PASS Summit 2016 – I’m Speaking!

Totally stoked (and honored) to have one of my sessions selected for the world’s largest gathering of SQL Server and BI professionals!!!


This year, on the advice of fellow BI consultant and SSAS-geek Thomas LeBlanc, I decided to mix things up and submit a variety of session types ranging from the standard 75 minute session all the way up to a full-day precon. Guess it worked – cause we were both selected for sessions 😉

Thomas will be presenting Excel Tips & Tricks for Displaying an Analysis Service Database, which is a must-see if you’re working with Excel in a self-service BI environment. If you haven’t already seen Thomas present at one of the many SQL Saturdays he attends, you’re missing out.

Then, together, we’ll be co-presenting the following 3-hour session…

Troubleshooting Analysis Services Performance Issues

Analysis Services performance problems can arise for a variety of reasons: poorly designed data model, lack (or improper use) of partitioning and aggregations, poorly written DAX/MDX calculations, etc. Unfortunately, many people have no idea where to start the troubleshooting process.

In this mini-workshop you’ll learn how to identify the most common bottlenecks and performance issues and walk away with practical techniques (and scripts!) you can take home and start using immediately.

Your journey will start with learning how to think like the SSAS engine by seeing how a query is broken down into chunks and processed by the various subsystems. Along the way, you’ll learn how to use (and automate) the collection of performance counters and extended events. By the end of the session, you’ll not only know how to identify performance bottlenecks, but also how to narrow down the list of potential solutions.

Stop guessing what’s causing your Analysis Services performance problems!

All of the feedback for this session was super-positive with the only minor concern being that it seemed a bit advanced for a 200-level session. So here are the reasons I went with a 200-level designation…

  1. A PASS Summit 200-level is not the same as a SQL Saturday 200-level session
    In general, the distribution of skill level across PASS Summit attendees as a population skews a bit further to the right than that the corresponding distribution for SQL Saturday attendees. That’s not a knock at SQL Saturday attendees at all…just a general observation based on several years of attending both events and the types of questions being asked and conversations taking place in the hallways.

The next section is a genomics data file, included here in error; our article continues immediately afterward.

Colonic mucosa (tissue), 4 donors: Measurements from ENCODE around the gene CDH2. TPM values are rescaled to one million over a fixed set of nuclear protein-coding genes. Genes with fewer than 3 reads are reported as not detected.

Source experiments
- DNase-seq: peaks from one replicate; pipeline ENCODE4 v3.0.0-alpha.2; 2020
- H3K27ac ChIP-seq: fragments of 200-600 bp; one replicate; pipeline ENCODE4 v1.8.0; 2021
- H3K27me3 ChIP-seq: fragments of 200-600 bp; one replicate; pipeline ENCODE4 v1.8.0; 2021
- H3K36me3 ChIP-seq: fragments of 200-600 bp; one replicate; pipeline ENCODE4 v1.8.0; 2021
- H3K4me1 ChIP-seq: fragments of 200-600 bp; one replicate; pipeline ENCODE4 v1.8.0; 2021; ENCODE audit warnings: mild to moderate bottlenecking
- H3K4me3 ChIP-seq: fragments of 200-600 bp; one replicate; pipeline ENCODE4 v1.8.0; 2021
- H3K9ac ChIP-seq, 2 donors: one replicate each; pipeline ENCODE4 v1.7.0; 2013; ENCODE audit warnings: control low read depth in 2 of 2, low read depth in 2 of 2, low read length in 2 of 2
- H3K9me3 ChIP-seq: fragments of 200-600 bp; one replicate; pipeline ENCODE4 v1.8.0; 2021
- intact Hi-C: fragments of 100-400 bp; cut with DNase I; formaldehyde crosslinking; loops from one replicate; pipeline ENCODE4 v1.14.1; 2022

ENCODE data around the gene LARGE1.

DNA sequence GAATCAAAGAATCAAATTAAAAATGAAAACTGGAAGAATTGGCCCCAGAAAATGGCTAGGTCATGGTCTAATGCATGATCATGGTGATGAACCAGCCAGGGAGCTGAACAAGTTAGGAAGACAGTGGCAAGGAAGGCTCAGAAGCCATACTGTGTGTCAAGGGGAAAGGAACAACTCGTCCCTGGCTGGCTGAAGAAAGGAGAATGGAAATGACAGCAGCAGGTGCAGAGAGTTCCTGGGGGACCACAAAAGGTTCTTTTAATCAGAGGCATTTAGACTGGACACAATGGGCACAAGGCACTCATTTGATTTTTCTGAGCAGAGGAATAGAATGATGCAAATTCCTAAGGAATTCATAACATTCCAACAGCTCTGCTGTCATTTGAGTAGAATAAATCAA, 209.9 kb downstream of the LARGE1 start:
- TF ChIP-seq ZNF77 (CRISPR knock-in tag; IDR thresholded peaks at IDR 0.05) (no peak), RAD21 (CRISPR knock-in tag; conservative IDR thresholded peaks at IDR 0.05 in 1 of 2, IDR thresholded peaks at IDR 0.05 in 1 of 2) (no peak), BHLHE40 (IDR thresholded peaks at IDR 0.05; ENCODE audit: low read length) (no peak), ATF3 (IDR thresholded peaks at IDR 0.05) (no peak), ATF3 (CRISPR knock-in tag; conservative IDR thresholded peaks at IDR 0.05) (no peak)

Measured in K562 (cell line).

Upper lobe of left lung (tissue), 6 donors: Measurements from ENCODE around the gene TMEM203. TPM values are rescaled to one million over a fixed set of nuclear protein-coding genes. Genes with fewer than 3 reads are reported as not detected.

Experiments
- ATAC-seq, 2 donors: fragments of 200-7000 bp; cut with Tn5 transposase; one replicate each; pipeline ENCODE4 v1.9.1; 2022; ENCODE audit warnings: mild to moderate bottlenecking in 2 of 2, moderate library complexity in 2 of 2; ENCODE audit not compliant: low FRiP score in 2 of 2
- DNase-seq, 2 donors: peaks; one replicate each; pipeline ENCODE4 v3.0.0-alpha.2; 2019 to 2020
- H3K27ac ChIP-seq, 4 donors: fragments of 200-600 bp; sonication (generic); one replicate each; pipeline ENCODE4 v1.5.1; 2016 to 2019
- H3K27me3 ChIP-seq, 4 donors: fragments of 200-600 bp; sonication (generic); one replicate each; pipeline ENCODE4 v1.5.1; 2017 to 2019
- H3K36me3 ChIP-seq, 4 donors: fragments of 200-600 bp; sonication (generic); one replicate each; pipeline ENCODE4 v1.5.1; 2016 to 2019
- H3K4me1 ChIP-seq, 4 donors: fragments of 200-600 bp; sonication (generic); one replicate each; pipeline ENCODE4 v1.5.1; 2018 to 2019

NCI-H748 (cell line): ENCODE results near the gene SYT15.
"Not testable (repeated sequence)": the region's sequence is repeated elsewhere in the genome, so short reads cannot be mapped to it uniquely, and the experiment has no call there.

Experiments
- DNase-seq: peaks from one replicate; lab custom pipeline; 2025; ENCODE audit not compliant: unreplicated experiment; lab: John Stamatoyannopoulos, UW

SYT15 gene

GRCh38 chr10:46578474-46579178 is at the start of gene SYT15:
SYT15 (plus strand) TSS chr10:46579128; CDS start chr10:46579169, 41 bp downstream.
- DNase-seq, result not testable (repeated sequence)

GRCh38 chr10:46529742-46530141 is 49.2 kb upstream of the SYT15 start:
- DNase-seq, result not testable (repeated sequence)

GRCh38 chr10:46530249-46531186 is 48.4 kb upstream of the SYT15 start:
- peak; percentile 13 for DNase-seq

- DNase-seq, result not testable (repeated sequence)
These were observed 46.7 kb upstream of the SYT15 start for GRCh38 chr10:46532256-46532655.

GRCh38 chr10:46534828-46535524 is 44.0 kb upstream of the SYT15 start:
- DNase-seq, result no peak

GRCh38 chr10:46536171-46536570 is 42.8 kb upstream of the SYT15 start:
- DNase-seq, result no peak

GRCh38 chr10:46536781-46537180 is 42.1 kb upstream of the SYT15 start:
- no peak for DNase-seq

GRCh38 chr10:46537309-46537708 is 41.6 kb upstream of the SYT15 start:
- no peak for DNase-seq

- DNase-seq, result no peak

2. It’s a 3-hour session
    75 minutes may seem like a lot of time to some, but the reality is that it fly’s by. You show some slides, rip through some demos, and cross your fingers hoping to not receive any curve ball questions. 3-hours is a different story. You’ve got time now to expand on the demos, take questions, walk through code, and share stories. You’ve also got time to handle the curve-ball questions assuming they aren’t completely off topic.
  3. There will be 2 presenters
    Thomas and I still need to work through the logistics – who’s doing what along with several what-if scenarios – but in general, I think having 2 presenters will provide a much better value for attendees. Being able to have one person run through the demo while the other explains what’s happening and why is much easier than trying to do both by yourself.  It also brings twice the experience and perspective up on stage to help with questions and keep/get back on track (tangents aren’t necessarily a bad thing if it benefits the majority of the group).


Finally, don’t forget to check out the rest of the speakers and sessions selected this year. There are some big names and solid looking sessions and I can’t wait!


2 replies on “PASS Summit 2016 – I’m Speaking!”

Congratulations for being chosen as a speaker at the PASS Summit. If I make it this year, I will go to your session for sure. 🙂


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